On Wednesday, a statewide tornado drill will take place as part of Michigan’s 2016 Severe Weather Awareness Week scheduled for April 10-16.
The drill will start at 1:30 p.m. EDT and government officials are encouraging all agencies, organizations, families and individuals to be a part of the preparedness activity.
During the drill, some municipalities may set off their community warning sirens, and anyone who owns a weather radio will hear it alert to a tornado warning.
As part of severe weather preparedness, residents should have a well thought out shelter spot that contains necessary supplies like extra food, clothing and water, emergency officials say.
While tornadoes can occur during any time of the year, they are especially common during the late spring and early summer months.
“Tornadoes can develop rapidly, with little or no warning,” said Capt. Chris A. Kelenske, Deputy State Director of Emergency Management and Homeland Security and commander of the MSP/EMHSD.
“Due to their unpredictable nature, we must be ready well in advance. We’re asking citizens and businesses to take few extra steps during the week to ensure they’re prepared and safe.”
The average lead time for tornadoes to develop is 10 to 15 minutes, which means citizens need to be ready to react quickly when a warning is issued.
To be ready for a tornado:
- Identify the lowest place to take cover during a tornado. If a basement does not exist, find an interior hallway away from windows, doors and outside walls.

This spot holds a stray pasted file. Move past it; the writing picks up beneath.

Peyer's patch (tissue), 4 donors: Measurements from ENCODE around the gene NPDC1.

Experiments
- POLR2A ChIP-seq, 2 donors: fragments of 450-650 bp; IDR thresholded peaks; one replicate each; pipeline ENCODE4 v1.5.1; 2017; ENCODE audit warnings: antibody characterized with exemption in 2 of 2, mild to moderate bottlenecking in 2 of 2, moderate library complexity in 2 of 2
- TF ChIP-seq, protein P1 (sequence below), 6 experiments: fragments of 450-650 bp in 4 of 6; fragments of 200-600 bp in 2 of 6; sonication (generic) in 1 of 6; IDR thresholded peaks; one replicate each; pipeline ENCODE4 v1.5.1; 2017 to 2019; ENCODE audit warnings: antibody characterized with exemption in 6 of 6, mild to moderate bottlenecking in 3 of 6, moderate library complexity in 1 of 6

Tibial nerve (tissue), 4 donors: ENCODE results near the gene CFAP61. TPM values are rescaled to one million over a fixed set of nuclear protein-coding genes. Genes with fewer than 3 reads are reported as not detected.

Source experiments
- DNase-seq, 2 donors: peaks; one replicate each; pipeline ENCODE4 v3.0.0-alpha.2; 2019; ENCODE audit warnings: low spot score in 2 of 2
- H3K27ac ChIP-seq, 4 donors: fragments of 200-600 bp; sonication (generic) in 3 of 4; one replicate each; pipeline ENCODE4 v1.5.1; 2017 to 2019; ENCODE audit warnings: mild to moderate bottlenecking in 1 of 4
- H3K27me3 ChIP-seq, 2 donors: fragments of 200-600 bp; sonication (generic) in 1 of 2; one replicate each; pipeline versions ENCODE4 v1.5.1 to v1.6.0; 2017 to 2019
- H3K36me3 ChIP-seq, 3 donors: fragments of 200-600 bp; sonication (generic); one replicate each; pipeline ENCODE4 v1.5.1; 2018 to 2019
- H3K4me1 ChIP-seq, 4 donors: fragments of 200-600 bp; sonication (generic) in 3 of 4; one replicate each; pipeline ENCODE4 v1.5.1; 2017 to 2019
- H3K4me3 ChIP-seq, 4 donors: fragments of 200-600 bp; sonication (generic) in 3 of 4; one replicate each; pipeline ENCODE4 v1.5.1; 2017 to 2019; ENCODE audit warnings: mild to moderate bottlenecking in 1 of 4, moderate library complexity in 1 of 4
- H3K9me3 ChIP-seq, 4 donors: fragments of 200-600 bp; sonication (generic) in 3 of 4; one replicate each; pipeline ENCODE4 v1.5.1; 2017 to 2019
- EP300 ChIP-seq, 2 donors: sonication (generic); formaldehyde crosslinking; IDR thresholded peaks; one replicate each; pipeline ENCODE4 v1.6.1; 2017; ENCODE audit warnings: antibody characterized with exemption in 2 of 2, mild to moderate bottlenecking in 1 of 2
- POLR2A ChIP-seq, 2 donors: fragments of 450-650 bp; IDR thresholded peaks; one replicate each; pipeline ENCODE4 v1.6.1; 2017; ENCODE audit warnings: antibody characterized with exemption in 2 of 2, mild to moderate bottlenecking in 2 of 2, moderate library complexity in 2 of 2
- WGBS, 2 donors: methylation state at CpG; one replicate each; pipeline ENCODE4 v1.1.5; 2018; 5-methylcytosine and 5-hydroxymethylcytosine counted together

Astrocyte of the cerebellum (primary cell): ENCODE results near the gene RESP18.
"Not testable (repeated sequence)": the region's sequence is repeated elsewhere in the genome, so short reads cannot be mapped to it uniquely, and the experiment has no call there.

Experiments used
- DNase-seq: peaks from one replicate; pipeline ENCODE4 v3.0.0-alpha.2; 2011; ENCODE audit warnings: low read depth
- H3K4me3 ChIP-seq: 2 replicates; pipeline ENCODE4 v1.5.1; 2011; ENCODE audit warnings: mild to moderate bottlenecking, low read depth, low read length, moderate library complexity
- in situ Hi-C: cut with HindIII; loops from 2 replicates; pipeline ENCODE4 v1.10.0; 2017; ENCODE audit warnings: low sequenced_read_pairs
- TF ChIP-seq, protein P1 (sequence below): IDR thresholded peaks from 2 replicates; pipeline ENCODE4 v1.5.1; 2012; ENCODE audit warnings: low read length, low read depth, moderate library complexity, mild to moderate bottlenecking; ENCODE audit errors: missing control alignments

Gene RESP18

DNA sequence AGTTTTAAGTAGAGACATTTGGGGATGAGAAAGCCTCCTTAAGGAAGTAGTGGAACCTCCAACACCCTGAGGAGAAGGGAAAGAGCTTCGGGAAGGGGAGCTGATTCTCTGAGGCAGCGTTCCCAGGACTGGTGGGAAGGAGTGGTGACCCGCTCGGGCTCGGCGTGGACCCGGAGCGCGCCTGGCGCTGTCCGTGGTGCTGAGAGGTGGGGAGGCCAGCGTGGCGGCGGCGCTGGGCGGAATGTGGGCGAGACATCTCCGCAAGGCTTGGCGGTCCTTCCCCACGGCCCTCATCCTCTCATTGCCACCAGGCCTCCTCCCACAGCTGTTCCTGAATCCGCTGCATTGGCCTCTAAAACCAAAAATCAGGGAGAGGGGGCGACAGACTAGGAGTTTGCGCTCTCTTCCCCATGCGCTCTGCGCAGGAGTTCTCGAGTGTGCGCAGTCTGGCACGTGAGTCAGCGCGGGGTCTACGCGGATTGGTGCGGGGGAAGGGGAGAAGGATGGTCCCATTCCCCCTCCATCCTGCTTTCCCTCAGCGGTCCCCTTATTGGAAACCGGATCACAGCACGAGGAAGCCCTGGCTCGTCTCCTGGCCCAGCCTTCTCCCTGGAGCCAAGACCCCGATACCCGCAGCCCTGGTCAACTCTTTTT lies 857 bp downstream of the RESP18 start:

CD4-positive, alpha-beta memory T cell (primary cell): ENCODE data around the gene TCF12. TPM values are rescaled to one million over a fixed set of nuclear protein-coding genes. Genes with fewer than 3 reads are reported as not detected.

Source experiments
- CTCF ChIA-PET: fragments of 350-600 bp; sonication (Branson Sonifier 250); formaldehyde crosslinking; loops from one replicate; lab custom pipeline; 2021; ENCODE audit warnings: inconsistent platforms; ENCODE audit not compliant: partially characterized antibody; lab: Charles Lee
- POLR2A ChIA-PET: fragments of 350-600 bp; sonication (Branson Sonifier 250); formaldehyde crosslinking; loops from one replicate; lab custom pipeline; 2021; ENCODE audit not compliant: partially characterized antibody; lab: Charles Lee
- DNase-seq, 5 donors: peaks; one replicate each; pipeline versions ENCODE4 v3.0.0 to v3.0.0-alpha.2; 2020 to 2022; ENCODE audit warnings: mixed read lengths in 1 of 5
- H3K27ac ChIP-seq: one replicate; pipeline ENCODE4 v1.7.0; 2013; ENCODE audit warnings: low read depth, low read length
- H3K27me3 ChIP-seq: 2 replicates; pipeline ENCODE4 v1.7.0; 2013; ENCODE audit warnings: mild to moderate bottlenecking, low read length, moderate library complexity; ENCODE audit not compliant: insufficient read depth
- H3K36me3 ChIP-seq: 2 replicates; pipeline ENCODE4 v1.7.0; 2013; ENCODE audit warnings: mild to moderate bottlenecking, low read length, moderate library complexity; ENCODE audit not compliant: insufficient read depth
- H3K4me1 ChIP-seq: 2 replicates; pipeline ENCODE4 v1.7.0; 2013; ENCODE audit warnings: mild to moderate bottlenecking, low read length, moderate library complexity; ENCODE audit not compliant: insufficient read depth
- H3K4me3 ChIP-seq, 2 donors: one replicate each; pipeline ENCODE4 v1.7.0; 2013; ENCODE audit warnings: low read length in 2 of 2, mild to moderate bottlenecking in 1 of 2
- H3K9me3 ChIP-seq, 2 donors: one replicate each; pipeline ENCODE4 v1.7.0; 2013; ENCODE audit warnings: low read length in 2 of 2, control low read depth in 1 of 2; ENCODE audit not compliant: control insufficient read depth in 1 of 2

- Go under something sturdy—such as a workbench or stairwell—when taking shelter in the basement or designated spot.
- Conduct regular tornado drills. Make sure each household member knows where to go and what to do in the event of a tornado.
- Stay tuned to commercial radio or television broadcasts for news on changing weather conditions or approaching storms.
- Know the difference: a Tornado Watch means conditions exist for a tornado to develop; a Tornado Warning means that a tornado has been sighted or indicated by weather radar.
- Be aware of the following signs that can indicate an approaching tornado:
- Dark, often greenish sky
- Large hail
- A large, dark low-lying cloud
- Loud roar, similar to a freight train
- Develop a 72-hour emergency supply kit with essential items such as a three-day supply of water and food, a NOAA Weather Radio, important family documents and items that satisfy unique family needs.
For more information, visit www.Michigan.gov/MIReady.